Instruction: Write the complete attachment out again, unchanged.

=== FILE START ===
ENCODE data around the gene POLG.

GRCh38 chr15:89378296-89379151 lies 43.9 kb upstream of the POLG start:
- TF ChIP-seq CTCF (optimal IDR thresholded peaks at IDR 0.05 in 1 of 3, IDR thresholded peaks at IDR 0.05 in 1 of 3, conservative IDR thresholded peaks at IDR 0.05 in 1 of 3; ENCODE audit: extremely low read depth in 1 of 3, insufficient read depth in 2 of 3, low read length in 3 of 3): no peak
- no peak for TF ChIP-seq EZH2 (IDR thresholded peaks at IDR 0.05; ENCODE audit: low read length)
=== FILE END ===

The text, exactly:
ENCODE data around the gene POLG.

GRCh38 chr15:89378296-89379151 lies 43.9 kb upstream of the POLG start:
- TF ChIP-seq CTCF (optimal IDR thresholded peaks at IDR 0.05 in 1 of 3, IDR thresholded peaks at IDR 0.05 in 1 of 3, conservative IDR thresholded peaks at IDR 0.05 in 1 of 3; ENCODE audit: extremely low read depth in 1 of 3, insufficient read depth in 2 of 3, low read length in 3 of 3): no peak
- no peak for TF ChIP-seq EZH2 (IDR thresholded peaks at IDR 0.05; ENCODE audit: low read length)